Initially, 391 publications were retrieved by the mentioned search strategy. According to the inclusion criteria, 15 eligible studies [18-32] were identified in the final meta-analysis (Figure 1), including 2,810 patients with CRC, 187 patients with colonic adenoma, and 335 controls with normal colonic mucosa. Of these studies, five studies analyzed the relationship of CD166 expression between CRC and normal colonic mucosa. Four studies analyzed the correlation of CD166 expression between CRC and colonic adenomas. Ten studies assessed the relationship between CD166 expression and the clinicopathological features in CRC. Five studies with the original multivariate analysis data analyzed the prognostic and predictive roles of CD166 expression. The general characteristics of the included studies are summarized in Table 1 and Supplementary Table 1.

Table 1: Basic characteristics of 15 eligible publications in this study.

First author

Country

Ethnicity

Age

Stage

Staining
patterns

Cut off scores (IHC)

Cancer

Adenoma

Normal tissue

Clinicopathological features

MA-HR

MA-OR

N (E+ %)

N (E+ %)

N (E+ %)

OS

DFS

PFS

Predictor (survival)

Weichert 2004 [19]

Germany

Caucasians

65

1-4

M

0%

111 (30.6)

NA

NA

NA

Yes

NA

NA

NA

Zhuang 2007 [32]

China

Asians

NA

1-4

M/C

10%

66 (68.2)

NA

66 (0.0)

Yes

NA

NA

NA

NA

Horst 2009 [27]

Germany

Caucasians

67

NA

M

0%

110 (63.6)

NA

NA

Yes

NA

NA

NA

NA

Lugli 2010 [26]

Switzerland

Caucasians

NA

1-4

M

65%

1274 (60.8)

NA

NA

Yes

NA

NA

NA

NA

Chen 2011 [28]

China

Asians

NA

1-4

M/C

5%

69 (49.3)

40 (25.0)

69 (0.0)

Yes

NA

NA

NA

NA

Piscuoglio 2012 [25]

Switzerland

Caucasians

63

NA

M

0

151 (42.4)

87 (32.2)

120 (28.3)

NA

NA

NA

NA

NA

Tachezy 2012 [24]

Germany

Caucasians

65

NA

M

Spots

300 (76.3)

NA

NA

Yes

Yes

NA

NA

NA

Hansen 2013 [23]

USA

Caucasians

NA

2

M

NA

105 (NA)

NA

NA

NA

NA

NA

NA

Yes

Shafaei 2013 [22]

Iran

Caucasians

59

NA

M

50%

121 (34.7)

NA

NA

Yes

NA

NA

NA

NA

Zhang 2013 [29]

China

Asians

65

1-4

M

10%

57 (42.1)

NA

NA

Yes

NA

NA

NA

NA

Zhou 2013 [30]

China

Asians

55

1-4

M/C

10%

120 (55.0)

20 (20.0)

40 (0.0)

Yes

NA

NA

NA

NA

Sim 2014 [18]

Korea

Caucasians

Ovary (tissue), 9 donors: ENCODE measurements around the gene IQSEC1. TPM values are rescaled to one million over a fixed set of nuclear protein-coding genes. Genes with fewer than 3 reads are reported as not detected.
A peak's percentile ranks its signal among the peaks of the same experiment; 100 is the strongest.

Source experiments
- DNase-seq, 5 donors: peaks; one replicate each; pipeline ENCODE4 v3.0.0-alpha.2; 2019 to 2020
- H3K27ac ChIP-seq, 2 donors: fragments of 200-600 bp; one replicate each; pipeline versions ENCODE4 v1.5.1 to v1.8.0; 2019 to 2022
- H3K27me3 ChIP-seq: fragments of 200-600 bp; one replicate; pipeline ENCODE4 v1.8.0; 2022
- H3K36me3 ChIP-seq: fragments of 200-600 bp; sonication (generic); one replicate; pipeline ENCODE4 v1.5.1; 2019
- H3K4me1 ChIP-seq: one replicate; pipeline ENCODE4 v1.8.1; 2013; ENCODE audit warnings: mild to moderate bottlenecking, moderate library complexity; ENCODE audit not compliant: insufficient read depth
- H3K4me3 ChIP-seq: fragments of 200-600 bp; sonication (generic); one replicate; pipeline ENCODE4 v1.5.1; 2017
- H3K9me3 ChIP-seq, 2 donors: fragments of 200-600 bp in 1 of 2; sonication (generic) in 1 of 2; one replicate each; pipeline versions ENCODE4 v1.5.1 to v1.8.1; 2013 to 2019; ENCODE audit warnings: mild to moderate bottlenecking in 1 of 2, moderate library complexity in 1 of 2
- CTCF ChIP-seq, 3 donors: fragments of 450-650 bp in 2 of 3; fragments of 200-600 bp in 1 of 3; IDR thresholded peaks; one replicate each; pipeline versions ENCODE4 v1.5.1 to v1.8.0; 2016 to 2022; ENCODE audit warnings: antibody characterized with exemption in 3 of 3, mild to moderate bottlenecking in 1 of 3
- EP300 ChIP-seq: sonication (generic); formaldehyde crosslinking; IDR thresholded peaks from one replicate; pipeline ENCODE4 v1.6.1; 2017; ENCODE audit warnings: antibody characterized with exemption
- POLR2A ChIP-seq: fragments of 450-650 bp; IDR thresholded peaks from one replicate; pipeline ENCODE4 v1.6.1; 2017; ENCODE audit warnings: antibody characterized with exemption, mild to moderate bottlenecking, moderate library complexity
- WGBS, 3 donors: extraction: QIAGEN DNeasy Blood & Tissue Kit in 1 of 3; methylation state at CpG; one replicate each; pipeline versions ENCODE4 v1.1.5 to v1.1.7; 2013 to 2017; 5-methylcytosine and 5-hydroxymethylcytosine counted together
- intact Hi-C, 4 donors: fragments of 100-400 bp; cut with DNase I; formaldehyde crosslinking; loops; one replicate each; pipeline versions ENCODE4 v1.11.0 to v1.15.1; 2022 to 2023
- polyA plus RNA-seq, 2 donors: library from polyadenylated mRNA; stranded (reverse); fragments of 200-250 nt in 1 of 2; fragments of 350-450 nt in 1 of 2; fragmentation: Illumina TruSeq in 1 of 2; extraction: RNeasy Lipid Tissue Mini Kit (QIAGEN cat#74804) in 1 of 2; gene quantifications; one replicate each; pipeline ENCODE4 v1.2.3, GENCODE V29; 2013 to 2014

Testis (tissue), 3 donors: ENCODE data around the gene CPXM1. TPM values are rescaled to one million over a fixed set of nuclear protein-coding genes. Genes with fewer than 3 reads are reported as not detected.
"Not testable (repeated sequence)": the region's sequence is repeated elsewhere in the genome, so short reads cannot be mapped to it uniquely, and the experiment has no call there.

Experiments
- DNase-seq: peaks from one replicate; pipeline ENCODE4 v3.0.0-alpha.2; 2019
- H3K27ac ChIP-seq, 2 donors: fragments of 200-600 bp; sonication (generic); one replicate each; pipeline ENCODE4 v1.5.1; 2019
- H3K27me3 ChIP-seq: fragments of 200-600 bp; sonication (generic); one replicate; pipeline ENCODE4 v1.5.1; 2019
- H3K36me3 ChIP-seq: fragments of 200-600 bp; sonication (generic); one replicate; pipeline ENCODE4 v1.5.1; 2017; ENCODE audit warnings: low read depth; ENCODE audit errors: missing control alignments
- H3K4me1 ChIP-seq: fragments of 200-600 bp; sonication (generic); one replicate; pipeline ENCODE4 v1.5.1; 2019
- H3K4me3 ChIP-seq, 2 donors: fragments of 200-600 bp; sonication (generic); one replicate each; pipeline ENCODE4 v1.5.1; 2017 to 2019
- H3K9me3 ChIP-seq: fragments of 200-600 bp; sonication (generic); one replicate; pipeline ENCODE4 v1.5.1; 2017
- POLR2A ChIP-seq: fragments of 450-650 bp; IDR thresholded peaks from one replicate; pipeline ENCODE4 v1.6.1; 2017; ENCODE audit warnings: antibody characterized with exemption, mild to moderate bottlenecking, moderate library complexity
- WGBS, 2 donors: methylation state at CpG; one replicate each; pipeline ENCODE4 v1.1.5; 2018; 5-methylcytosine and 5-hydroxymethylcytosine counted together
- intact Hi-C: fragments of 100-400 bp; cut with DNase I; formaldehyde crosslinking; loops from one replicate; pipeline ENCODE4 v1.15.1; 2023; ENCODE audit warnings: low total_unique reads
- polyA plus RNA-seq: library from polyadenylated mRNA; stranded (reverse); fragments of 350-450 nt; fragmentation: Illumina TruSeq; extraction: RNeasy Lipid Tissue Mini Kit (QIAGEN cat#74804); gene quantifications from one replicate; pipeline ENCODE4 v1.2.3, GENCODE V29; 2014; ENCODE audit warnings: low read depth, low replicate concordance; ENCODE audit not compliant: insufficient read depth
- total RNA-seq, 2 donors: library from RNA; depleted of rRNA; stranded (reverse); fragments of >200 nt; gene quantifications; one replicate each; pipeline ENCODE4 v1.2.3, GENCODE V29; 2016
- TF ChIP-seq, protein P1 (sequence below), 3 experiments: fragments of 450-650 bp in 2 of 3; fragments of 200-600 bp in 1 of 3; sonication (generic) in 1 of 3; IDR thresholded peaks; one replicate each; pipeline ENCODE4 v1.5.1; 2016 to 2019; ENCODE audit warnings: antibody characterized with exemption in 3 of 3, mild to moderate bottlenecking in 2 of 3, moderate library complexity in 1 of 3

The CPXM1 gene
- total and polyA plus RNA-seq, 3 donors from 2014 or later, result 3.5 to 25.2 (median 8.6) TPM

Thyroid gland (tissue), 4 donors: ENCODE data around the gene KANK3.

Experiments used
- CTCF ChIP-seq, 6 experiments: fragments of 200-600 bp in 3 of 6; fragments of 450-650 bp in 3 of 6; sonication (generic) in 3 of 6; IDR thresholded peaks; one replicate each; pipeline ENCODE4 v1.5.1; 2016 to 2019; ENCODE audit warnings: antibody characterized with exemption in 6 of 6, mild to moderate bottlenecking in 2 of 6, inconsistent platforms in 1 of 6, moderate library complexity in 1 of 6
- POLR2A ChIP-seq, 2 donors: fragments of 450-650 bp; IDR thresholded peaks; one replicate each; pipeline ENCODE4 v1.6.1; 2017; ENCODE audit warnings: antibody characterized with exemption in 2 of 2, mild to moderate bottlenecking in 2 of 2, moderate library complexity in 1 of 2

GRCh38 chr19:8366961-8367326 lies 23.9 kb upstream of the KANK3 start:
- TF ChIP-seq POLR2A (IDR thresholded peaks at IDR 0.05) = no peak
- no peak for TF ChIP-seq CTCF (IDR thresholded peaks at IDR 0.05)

62

3-4

M

NA

112 (NA)

NA

NA

NA

NA

Yes

NA

NA

Zhu 2015 [31]

China

Asians

63

1-4

M/C

0%

102 (60.8)

40 (15.0)

40 (0.0)

Yes

NA

NA

NA

NA

Manhas 2016 [21]

India

Caucasians

NA

1-4

M/C

0%

54 (70.4)

NA

NA

Yes

NA

NA

NA

NA

Ribeiro 2016 [20]

Brazil

Caucasians

65

2-4

M/C

NA

58 (43.1)

NA

NA

NA

Yes

NA

Yes

NA

IHC: immunohistochemistry; NA: not applicable; M: membrane; C: cytoplasm; N: number of total samples; E+: expression positive status; MA: multivariate analysis; OS: overall survival; DFS: disease-free survival; PFS: progression-free survival; OR: odds ratio; HR: hazard ratio.

Flow diagram of the selection procedure for this study.

Figure 1: Flow diagram of the selection procedure for this study.

CD166 expression in CRC vs. control groups

The pooled data included five studies with 508 CRC patients and 335 patients with normal colonic mucosa and four studies with 442 CRC patients and 187 adenoma patients (Figure 2). Our results obtained using the random-effects model showed that CD166 expression in CRC had a significantly higher OR than its expression in colonic adenomas or normal colonic mucosa (OR = 3.48, 95% CI = 1.55-7.79, P = 0.002 and OR = 55.13, 95% CI = 2.04-1486.86, P = 0.017, respectively).

Figure 2:

Figure 2: Forest plot of the relationship of CD166 expression between CRC and control groups, cancer vs. colonic adenoma: OR = 3.48, 95% CI = 1.55-7.79, P = 0.002; cancer vs. normal colonic mucosa: OR = 55.13, 95% CI = 2.04-1486.86, P = 0.017.

Associations between CD166 expression and gender and CD166 expression and vascular invasion in CRC

No evidence of heterogeneity was measured in relation to gender or vascular invasion (all I2 = 0.0%) (Figure 3), so the fixed-effects model was applied. The overall OR from three studies, including 411 patients with vascular invasion and 1,075 patients without vascular invasion, showed that CD166 expression was negatively correlated with vascular invasion (OR = 0.75, 95% CI = 0.60-0.95, P = 0.017).

The overall OR from nine studies, including 582 male and 417 female patients with CRC, demonstrated that CD166 expression was not correlated with gender (OR = 0.89, 95% CI = 0.68-1.17, P = 0.414).

Figure 3:

Figure 3: Forest plot of the relationship of CD166 expression with vascular invasion and gender status in colorectal cancer, vascular invasion (yes vs. no): OR = 0.75, 95% CI = 0.60-0.95, P = 0.017; gender (male vs. female): OR = 0.89, 95% CI = 0.68-1.17, P = 0.414.

Associations between CD166 expression and distant metastasis and between CD166 expression and lymph node status in CRC